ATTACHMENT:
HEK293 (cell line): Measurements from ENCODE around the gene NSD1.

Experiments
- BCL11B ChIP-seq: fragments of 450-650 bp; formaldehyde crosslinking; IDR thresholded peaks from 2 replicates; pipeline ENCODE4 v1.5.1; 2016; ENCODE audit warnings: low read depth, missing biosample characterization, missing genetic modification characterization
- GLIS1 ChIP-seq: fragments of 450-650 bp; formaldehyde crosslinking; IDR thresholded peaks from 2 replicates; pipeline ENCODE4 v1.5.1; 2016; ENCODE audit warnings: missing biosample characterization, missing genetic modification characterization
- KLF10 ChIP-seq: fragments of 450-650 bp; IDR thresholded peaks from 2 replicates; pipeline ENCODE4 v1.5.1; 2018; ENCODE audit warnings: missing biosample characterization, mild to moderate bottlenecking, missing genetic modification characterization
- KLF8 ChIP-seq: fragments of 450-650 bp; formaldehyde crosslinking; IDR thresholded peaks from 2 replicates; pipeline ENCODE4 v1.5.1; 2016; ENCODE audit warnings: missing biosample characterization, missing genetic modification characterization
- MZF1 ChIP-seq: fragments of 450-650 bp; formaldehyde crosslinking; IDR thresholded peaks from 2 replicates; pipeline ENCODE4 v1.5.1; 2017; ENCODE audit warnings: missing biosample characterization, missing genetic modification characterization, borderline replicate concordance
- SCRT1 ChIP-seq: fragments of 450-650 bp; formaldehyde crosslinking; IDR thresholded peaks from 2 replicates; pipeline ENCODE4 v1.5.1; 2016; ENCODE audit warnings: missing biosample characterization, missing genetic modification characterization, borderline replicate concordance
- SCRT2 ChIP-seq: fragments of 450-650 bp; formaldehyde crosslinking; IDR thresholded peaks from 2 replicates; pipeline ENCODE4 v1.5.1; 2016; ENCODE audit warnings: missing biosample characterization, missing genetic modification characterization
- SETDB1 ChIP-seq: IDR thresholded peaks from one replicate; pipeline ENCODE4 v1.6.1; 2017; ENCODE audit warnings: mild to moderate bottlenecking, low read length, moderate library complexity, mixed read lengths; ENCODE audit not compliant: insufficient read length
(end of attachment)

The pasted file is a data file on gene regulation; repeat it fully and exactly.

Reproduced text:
HEK293 (cell line): Measurements from ENCODE around the gene NSD1.

Experiments
- BCL11B ChIP-seq: fragments of 450-650 bp; formaldehyde crosslinking; IDR thresholded peaks from 2 replicates; pipeline ENCODE4 v1.5.1; 2016; ENCODE audit warnings: low read depth, missing biosample characterization, missing genetic modification characterization
- GLIS1 ChIP-seq: fragments of 450-650 bp; formaldehyde crosslinking; IDR thresholded peaks from 2 replicates; pipeline ENCODE4 v1.5.1; 2016; ENCODE audit warnings: missing biosample characterization, missing genetic modification characterization
- KLF10 ChIP-seq: fragments of 450-650 bp; IDR thresholded peaks from 2 replicates; pipeline ENCODE4 v1.5.1; 2018; ENCODE audit warnings: missing biosample characterization, mild to moderate bottlenecking, missing genetic modification characterization
- KLF8 ChIP-seq: fragments of 450-650 bp; formaldehyde crosslinking; IDR thresholded peaks from 2 replicates; pipeline ENCODE4 v1.5.1; 2016; ENCODE audit warnings: missing biosample characterization, missing genetic modification characterization
- MZF1 ChIP-seq: fragments of 450-650 bp; formaldehyde crosslinking; IDR thresholded peaks from 2 replicates; pipeline ENCODE4 v1.5.1; 2017; ENCODE audit warnings: missing biosample characterization, missing genetic modification characterization, borderline replicate concordance
- SCRT1 ChIP-seq: fragments of 450-650 bp; formaldehyde crosslinking; IDR thresholded peaks from 2 replicates; pipeline ENCODE4 v1.5.1; 2016; ENCODE audit warnings: missing biosample characterization, missing genetic modification characterization, borderline replicate concordance
- SCRT2 ChIP-seq: fragments of 450-650 bp; formaldehyde crosslinking; IDR thresholded peaks from 2 replicates; pipeline ENCODE4 v1.5.1; 2016; ENCODE audit warnings: missing biosample characterization, missing genetic modification characterization
- SETDB1 ChIP-seq: IDR thresholded peaks from one replicate; pipeline ENCODE4 v1.6.1; 2017; ENCODE audit warnings: mild to moderate bottlenecking, low read length, moderate library complexity, mixed read lengths; ENCODE audit not compliant: insufficient read length